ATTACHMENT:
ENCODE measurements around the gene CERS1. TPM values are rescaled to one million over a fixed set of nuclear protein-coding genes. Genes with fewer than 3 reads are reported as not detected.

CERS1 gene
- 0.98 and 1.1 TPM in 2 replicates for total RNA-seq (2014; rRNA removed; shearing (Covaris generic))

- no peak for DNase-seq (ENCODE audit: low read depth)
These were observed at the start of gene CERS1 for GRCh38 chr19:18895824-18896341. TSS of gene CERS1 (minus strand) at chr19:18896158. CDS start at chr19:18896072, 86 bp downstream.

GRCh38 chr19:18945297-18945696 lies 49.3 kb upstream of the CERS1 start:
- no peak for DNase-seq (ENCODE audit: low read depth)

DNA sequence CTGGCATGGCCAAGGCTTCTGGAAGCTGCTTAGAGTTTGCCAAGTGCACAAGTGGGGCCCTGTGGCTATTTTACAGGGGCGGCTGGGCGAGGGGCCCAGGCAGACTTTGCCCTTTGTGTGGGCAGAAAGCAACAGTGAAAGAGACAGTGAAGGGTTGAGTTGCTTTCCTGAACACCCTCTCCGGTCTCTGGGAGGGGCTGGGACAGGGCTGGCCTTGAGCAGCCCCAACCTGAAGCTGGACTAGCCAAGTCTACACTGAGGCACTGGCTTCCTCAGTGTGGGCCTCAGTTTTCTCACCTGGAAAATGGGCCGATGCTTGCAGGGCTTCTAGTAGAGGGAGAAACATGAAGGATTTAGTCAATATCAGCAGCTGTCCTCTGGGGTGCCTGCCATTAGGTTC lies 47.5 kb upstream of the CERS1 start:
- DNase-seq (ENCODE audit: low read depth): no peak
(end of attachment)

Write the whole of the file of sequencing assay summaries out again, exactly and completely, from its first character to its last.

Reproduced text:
ENCODE measurements around the gene CERS1. TPM values are rescaled to one million over a fixed set of nuclear protein-coding genes. Genes with fewer than 3 reads are reported as not detected.

CERS1 gene
- 0.98 and 1.1 TPM in 2 replicates for total RNA-seq (2014; rRNA removed; shearing (Covaris generic))

- no peak for DNase-seq (ENCODE audit: low read depth)
These were observed at the start of gene CERS1 for GRCh38 chr19:18895824-18896341. TSS of gene CERS1 (minus strand) at chr19:18896158. CDS start at chr19:18896072, 86 bp downstream.

GRCh38 chr19:18945297-18945696 lies 49.3 kb upstream of the CERS1 start:
- no peak for DNase-seq (ENCODE audit: low read depth)

DNA sequence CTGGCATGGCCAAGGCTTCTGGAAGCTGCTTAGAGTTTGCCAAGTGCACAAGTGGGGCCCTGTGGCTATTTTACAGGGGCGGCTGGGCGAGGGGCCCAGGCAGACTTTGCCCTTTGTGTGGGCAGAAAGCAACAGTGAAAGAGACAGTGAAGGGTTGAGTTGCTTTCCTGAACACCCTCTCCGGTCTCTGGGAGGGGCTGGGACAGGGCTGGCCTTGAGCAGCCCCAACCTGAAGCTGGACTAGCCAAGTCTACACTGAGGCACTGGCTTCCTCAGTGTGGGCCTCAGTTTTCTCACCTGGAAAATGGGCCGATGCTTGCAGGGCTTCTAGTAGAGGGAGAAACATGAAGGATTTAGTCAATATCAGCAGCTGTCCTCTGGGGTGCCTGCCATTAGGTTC lies 47.5 kb upstream of the CERS1 start:
- DNase-seq (ENCODE audit: low read depth): no peak